And it is at direct odds with the evolving work environment.
Read Time: 5 minutes
A shorter version of this article originally posted to Medium.
My sixth-grader is scared to death of failing. Specifically his biggest fear is getting an “F” on a test of assignment (…well, that and clowns). And let me say that he isn’t one of these “nose always in a book” type kids. There was a period a couple of years ago when his grades were average at best, and he didn’t seem to care that much. After a little encouraging and positive reinforcement, he committed to studying and working hard and his grades have jumped to among the top in the class. I’m really proud of him.
But, along with his academic renaissance has come the fear of not doing well in school. Which on the surface is perfectly fine. And I am apt to chalk it up to his personality, anyway. It just so happens that other projects in which I am involved lead me to think think otherwise. And the ramifications are potentially table-flipping.
The Big Disconnect
My state — Mississippi — is introducing a course into public high schools this coming year which teaches the concept of entrepreneurialism. I had the honor of being asked to sit on a study group panel that reviewed the course curriculum being developed. I wholeheartedly applaud our education system for moving in this direction. However, in sitting with the group and understanding the concerns that arose from the standpoint of educators, it became evident how at odds the idea of “entrepreneruism” is with the rest of our traditional academic practices.
How can you spend 16–20 years programming kids to succeed by “following the rules” only to throw them into a work environment where they are told to “think outside the box” and “challenge the status quo?”
The classic mantra of the entrpreneur is “fail fast, fail cheap.” Think about that for a moment, and juxtapose it to with our contemporary education system. Our children are taught to be methodical, careful, deliberate, to check and re-check work, and above all, do everything they can possibily can do to not be wrong…to not fail.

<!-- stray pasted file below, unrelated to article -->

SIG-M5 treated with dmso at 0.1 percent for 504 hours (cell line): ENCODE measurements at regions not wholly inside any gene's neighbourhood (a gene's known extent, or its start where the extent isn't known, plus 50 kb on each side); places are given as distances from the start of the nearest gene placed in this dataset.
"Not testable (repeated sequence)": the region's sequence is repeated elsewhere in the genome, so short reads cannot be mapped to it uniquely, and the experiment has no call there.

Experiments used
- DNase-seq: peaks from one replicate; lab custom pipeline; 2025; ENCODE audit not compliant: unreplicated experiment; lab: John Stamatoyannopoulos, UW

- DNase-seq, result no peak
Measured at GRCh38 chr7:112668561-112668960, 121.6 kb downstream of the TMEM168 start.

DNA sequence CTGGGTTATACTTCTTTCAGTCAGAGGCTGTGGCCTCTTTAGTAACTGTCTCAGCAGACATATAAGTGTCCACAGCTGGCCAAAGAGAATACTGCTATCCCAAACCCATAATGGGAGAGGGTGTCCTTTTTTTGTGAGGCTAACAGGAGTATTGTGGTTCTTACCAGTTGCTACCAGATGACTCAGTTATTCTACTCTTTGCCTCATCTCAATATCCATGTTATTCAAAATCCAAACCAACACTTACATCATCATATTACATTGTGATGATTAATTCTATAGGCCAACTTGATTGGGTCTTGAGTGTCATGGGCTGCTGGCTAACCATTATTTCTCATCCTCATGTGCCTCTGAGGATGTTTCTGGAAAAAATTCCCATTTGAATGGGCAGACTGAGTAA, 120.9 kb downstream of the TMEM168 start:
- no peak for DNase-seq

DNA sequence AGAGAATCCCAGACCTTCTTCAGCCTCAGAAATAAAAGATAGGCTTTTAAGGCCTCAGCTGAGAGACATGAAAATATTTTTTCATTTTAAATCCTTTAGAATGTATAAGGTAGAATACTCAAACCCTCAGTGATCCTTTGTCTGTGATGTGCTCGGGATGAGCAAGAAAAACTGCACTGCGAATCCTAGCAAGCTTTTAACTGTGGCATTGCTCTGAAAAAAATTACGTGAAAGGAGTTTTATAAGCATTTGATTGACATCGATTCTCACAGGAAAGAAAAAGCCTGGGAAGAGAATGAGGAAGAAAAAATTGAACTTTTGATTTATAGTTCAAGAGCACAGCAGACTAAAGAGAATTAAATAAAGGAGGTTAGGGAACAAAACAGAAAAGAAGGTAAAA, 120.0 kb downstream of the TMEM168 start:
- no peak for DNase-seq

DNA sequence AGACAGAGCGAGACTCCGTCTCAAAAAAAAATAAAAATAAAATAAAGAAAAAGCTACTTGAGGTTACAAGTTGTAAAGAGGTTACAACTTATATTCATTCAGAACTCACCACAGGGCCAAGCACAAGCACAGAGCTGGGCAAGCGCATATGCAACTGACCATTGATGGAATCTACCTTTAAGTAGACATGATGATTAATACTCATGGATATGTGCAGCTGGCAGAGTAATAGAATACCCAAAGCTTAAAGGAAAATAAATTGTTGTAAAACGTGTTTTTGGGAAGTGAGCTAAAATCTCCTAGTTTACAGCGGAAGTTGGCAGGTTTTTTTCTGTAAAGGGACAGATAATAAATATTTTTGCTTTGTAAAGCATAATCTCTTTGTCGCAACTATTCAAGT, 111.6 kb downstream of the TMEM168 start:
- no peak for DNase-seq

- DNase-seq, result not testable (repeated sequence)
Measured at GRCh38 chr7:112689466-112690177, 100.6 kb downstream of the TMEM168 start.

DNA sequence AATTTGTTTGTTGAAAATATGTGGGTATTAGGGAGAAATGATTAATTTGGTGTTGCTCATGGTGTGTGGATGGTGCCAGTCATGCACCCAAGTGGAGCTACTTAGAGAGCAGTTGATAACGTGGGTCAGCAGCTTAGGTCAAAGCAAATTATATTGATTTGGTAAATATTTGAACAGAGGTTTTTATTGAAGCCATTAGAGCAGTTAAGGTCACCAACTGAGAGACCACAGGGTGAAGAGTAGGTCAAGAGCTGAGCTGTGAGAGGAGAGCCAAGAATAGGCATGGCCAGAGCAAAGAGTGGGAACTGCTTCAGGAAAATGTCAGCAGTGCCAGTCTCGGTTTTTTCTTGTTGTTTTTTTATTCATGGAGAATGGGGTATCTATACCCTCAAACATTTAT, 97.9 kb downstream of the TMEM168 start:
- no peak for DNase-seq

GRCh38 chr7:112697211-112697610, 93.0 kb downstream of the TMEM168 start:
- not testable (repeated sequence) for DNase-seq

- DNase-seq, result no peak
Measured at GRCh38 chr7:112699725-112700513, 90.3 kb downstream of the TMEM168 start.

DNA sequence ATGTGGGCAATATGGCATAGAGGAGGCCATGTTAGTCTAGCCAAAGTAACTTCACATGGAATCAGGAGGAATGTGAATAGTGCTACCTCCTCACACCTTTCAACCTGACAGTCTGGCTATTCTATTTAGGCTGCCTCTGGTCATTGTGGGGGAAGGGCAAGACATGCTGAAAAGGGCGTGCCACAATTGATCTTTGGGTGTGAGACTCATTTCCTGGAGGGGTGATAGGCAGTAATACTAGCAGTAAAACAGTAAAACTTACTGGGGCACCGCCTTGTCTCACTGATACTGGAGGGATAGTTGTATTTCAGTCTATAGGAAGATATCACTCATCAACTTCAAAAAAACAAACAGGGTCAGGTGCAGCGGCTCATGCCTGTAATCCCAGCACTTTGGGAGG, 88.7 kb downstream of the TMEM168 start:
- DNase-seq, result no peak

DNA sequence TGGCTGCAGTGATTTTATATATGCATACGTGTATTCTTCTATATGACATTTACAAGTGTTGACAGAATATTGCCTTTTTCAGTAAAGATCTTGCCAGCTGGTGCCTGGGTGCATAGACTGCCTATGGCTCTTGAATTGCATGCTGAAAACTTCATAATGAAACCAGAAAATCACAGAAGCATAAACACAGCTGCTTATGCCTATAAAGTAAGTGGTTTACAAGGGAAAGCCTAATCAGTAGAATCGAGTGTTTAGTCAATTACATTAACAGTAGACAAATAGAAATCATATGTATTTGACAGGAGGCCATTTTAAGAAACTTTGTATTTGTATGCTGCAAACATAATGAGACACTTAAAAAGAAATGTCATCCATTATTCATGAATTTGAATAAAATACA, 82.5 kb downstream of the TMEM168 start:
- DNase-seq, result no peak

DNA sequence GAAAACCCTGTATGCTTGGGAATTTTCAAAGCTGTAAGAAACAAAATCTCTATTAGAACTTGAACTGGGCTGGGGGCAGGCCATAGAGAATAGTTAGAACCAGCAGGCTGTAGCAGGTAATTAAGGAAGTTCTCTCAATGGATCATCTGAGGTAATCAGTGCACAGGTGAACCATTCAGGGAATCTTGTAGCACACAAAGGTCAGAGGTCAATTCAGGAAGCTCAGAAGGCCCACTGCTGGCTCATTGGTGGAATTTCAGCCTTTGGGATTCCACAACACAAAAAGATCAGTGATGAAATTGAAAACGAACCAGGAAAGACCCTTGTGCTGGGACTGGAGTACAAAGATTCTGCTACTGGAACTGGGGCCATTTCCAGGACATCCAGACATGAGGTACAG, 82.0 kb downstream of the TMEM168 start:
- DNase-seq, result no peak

On top of this we measure our student achievement by objective testing instruments and assign a number range to their work based on the percentage of answers they got wrong. In most grading scales, anything below 70% is failing. You have to be right 90% of the time to receive an "A". Again, held up against the concept on "entrepreneurialism," this just doesn't make sense. An entrepreneur is wrong most of the time. In fact, and entrepreneur fails and fails and fails and actually only stops failing when they get ONE thing (their objective) correct.
Entrepreneurs also challenge the rules, whereas "good students" abide by them. When the educators who are to be charged with teaching entrepreneur classes were faced with this, they lost a bit of facial color.
"Every other teacher in the school will be on top of these kids about abiding by the rules...and you're going to be the ones telling them to break from rules...you're colleagues are going to hate you!" I joked with them.
And it was a joke. A hyperbole. But what's not hyperbole is the real disconnect that is apparent between academic and workforce success. How can you spend 16–20 years programming kids to succeed by “following the rules” only to throw them into a work environment where they are told to “think outside the box” and “challenge the status quo?” It’s breaking Pavlov’s rule to think they can jump right into this kind of practice when they have been for so long punished for just such an approach.
So What Happened?